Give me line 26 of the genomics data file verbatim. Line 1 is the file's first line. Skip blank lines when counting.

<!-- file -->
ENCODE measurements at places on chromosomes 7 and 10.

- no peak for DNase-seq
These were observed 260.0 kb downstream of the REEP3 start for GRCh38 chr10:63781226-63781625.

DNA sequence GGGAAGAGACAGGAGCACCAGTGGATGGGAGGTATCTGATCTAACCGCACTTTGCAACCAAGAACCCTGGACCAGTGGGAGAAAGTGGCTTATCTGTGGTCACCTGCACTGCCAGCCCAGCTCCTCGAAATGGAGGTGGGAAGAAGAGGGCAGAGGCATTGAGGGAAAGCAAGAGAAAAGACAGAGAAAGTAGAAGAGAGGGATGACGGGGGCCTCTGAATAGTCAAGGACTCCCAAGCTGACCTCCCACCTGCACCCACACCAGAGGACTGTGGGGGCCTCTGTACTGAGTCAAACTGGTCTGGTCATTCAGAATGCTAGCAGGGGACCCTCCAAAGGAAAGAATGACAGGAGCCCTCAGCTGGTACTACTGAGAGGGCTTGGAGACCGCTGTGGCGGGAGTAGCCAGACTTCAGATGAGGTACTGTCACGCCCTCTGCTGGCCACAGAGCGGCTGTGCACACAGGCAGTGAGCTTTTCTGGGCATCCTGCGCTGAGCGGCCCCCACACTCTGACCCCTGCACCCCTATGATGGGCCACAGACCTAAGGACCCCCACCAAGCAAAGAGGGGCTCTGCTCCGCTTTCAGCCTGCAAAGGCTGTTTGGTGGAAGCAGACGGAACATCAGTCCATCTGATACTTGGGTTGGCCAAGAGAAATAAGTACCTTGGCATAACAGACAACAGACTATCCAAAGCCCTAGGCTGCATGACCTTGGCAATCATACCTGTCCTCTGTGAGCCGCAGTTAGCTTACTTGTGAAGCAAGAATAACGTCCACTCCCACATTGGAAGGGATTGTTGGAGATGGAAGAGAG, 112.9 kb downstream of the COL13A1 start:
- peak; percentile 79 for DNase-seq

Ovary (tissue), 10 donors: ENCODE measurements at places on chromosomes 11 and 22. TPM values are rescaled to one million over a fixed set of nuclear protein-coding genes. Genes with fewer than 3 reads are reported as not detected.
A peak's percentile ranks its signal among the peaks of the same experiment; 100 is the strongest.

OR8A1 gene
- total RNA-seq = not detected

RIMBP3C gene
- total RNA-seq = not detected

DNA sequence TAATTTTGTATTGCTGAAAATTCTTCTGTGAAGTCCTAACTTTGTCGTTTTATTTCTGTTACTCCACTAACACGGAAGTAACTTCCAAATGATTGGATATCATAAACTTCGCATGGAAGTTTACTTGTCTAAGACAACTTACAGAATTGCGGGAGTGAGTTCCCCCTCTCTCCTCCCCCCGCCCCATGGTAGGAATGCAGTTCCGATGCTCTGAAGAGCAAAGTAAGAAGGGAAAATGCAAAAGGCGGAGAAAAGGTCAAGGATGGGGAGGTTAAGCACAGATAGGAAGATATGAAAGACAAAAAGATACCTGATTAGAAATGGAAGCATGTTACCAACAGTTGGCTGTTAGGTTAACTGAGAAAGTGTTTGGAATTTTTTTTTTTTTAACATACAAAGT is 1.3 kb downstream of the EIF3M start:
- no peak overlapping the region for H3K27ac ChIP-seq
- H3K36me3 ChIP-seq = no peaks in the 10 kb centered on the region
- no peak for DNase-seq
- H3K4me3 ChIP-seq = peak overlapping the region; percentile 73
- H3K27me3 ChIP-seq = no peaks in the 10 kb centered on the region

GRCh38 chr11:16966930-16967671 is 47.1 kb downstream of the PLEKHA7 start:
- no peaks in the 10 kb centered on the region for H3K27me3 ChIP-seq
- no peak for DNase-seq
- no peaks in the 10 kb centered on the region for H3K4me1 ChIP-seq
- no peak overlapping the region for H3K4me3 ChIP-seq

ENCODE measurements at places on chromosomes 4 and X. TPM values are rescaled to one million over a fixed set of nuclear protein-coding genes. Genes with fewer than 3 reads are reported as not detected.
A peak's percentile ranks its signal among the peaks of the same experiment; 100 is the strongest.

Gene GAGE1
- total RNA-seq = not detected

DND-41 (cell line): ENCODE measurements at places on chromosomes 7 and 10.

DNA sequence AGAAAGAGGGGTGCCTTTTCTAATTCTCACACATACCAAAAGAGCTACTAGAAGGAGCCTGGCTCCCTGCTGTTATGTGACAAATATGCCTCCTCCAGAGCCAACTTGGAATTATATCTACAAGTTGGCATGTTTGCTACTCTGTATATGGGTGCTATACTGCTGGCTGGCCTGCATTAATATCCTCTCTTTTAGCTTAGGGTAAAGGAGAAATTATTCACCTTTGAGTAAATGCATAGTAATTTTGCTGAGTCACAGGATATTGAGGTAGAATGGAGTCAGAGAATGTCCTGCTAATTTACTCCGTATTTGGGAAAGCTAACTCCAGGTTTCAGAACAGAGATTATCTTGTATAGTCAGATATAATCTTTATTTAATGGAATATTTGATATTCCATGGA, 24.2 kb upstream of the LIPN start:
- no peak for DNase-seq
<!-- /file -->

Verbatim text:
- total RNA-seq = not detected